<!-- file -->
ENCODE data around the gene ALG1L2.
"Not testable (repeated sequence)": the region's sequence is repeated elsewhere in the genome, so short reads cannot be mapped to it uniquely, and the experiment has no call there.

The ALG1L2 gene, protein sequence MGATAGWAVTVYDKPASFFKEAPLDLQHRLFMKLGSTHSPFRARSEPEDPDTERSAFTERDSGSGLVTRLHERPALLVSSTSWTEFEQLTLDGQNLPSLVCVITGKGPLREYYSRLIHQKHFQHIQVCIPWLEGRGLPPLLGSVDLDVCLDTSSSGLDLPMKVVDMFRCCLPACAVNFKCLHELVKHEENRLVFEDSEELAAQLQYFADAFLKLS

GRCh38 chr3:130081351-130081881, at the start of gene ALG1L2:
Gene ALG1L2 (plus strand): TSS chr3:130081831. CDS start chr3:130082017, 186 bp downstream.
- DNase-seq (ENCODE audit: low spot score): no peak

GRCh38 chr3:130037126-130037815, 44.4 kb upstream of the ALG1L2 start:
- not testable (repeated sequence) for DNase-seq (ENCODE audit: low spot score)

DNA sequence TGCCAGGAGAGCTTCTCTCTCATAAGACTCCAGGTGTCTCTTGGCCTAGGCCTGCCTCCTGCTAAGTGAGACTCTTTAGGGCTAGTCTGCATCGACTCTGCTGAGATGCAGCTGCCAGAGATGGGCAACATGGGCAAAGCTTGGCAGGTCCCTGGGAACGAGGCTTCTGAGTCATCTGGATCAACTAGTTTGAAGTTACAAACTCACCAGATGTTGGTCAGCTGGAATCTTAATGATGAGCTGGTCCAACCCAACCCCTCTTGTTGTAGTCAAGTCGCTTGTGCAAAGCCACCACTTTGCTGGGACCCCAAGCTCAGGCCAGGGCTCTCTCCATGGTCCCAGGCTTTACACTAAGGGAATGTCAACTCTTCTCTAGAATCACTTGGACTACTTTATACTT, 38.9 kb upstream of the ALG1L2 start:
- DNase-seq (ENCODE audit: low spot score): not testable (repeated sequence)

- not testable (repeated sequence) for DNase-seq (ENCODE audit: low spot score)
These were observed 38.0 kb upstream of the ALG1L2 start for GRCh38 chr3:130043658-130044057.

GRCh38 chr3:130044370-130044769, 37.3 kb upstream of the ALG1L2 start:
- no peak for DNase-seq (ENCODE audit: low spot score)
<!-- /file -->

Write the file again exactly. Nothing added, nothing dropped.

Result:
ENCODE data around the gene ALG1L2.
"Not testable (repeated sequence)": the region's sequence is repeated elsewhere in the genome, so short reads cannot be mapped to it uniquely, and the experiment has no call there.

The ALG1L2 gene, protein sequence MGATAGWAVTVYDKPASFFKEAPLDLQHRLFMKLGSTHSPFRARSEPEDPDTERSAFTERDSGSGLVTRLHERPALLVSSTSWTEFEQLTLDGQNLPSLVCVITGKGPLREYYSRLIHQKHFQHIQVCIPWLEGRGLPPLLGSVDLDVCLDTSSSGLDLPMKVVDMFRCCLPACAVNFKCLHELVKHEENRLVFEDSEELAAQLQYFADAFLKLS

GRCh38 chr3:130081351-130081881, at the start of gene ALG1L2:
Gene ALG1L2 (plus strand): TSS chr3:130081831. CDS start chr3:130082017, 186 bp downstream.
- DNase-seq (ENCODE audit: low spot score): no peak

GRCh38 chr3:130037126-130037815, 44.4 kb upstream of the ALG1L2 start:
- not testable (repeated sequence) for DNase-seq (ENCODE audit: low spot score)

DNA sequence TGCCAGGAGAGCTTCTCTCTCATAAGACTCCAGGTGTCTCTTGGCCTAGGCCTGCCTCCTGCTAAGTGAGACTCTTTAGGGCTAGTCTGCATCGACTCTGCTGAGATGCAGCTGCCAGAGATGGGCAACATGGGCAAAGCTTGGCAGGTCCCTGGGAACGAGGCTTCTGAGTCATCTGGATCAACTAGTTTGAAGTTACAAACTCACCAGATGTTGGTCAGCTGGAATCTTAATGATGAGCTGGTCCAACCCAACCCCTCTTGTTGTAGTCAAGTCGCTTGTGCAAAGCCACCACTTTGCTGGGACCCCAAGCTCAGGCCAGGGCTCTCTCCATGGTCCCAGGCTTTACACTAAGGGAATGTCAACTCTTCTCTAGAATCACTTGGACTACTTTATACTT, 38.9 kb upstream of the ALG1L2 start:
- DNase-seq (ENCODE audit: low spot score): not testable (repeated sequence)

- not testable (repeated sequence) for DNase-seq (ENCODE audit: low spot score)
These were observed 38.0 kb upstream of the ALG1L2 start for GRCh38 chr3:130043658-130044057.

GRCh38 chr3:130044370-130044769, 37.3 kb upstream of the ALG1L2 start:
- no peak for DNase-seq (ENCODE audit: low spot score)